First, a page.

It was back in the 1980’s when I was first introduced to Unix, the concept of scripting and in particular pipes. At that time I remember being really impressed by the concept of small utilities that could be easily strung together to quickly create tools. It was a great way to implement those one off jobs or things that would not warrant the development of a specific tool, or so it seemed. I soon realised that actually, for some purposes, there was no need to go on a develop a bespoke tool to do the job, scripts were good enough. What does this have to do with MySQL and MaxScale?
The answer lies in a new feature that has been introduced in version 0.7 of MaxScale, filters. Filters are simple MaxScale plugins that can be inserted into the processing stream of a MaxScale service. One or more filters can be placed between the client application protocol module and the router module within MaxScale. The request data received from the client is passed to the first filter in the chain, that filter may examine and optimally modify the data before passing it on to the next filter in the chain. This is termed downstream filtering in MaxScale and allows for the implementation of such filters as query modifiers, logging and filtering. In the next release of MaxScale support will also be added such that a filter may also receive the upstream data, the result set returned by the database. Upstream filtering will be optional as not all filters require access to the data.
The concept is to bring some of the power and flexibility of Unix pipes to the SQL world. Because the filter API is relatively simple, and MaxScale provides lots of utility functions to make life easier, the task of writing a filter is relatively easy. Also there are some filters already available and the hope is that more will be provided, both by us and via community contribution.
The advantage of this approach is that, because the filters are in MaxScale, the way an application interacts with the database can be altered without the need to modify either the application or the database. As the catalogue of filters grows it is hoped that filters may be combined in order to allow MaxScale to not only be a useful proxy and scaling tool, but also to add to the utility of database programming.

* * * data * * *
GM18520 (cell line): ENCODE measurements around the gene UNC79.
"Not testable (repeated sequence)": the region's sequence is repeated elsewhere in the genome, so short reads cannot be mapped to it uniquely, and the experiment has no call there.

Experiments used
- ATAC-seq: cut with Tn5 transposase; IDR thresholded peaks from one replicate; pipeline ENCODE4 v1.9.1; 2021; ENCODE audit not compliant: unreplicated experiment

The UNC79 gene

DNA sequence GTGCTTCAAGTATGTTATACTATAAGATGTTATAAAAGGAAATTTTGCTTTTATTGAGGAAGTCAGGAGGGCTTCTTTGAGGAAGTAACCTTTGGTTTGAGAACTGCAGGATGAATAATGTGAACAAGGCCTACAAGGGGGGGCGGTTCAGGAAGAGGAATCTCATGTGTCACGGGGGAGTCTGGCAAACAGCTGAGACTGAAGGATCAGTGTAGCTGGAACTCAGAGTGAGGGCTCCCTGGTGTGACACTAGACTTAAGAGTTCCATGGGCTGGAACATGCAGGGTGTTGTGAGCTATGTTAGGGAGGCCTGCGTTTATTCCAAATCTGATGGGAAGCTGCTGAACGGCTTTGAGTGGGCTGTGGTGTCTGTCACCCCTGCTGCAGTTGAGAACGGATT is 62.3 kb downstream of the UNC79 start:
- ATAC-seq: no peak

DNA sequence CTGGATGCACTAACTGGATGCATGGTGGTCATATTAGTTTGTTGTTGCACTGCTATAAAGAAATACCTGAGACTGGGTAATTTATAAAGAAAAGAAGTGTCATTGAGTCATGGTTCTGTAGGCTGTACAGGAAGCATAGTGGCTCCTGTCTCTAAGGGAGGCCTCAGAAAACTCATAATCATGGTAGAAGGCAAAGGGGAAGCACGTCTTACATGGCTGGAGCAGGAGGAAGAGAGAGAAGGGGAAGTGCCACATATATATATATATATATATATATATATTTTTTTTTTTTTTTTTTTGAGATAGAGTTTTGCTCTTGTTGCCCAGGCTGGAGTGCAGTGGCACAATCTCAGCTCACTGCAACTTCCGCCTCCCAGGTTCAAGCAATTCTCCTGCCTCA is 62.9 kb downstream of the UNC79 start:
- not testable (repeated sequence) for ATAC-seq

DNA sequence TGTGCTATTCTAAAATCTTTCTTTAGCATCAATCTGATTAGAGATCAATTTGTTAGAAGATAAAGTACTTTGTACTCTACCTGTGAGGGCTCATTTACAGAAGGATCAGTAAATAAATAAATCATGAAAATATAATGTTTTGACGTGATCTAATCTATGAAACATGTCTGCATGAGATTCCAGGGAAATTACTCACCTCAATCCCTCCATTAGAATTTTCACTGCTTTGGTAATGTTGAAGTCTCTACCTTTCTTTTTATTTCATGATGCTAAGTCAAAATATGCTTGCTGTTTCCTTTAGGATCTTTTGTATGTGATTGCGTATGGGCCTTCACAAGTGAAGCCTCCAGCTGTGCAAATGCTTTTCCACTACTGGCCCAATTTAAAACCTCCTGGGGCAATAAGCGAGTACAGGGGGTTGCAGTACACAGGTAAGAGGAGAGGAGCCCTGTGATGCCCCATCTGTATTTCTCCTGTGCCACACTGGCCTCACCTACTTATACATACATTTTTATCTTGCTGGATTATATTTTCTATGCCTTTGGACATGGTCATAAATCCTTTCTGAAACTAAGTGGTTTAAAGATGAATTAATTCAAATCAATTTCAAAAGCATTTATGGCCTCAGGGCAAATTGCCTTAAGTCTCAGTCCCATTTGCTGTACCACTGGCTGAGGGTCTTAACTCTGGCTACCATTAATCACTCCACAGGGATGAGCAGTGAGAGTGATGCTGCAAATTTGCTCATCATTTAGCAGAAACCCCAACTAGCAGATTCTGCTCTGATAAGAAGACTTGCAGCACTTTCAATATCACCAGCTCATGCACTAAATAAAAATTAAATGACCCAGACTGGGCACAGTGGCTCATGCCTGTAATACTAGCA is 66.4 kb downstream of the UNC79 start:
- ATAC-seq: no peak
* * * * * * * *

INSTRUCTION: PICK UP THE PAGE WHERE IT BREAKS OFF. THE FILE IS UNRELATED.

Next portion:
In the 0.7 release one of the most interesting filters included is the regex filter, this can be thought of sed for MySQL. It effectively allows SQL statements to be modified as they pass through MaxScale, matching a pattern and substituting a replacement string. Although a simple example of a filter, it does have some practical use. Imagine you have an application that uses syntax that is no longer supported, such as the MySQL create table syntax from the days of 5.1 which used the keyword TYPE and has now been superceeded with ENGINE. Rather than modify your application you can merely put a filter in place that will match the TYPE keyword and replace it with ENGINE.
Another filter included in the 0.7 release is a logging filter, it simply writes a copy of every SQL command sent through MaxScale into a log file. A new log file is created for each client connection through MaxScale. This is a simple way to see what an individual connection is doing without modifying your MySQL logging levels or your application. In the next version another filter will be available, that uses the upstream filtering to monitor when results are returned. This filter keeps only the top N queries by execution duration and writes a log file when the connection is closed. This file list the queries that took longest to execute within the session. The number of queries it reports can be configured via a filter parameter.
I wanted to bring some of the flexibility and power of Unix scripting and pipes to the MySQL world and hope that the filtering mechanism in MaxScale achieves at least some of this. There is still a lot of work to be done, but release 0.7 at least previews some of this functionality. Others features yet to come are the ability to have branches in the filter chain, essentially the Unix tee command for MySQL connections. This will open up a number of new areas, either diverting or duplicating statements into a second database server or, due to the way MaxScale allows for protocol plugins, to other non-MySQL data stores.
A repost from Mark’s MaxScale Blog.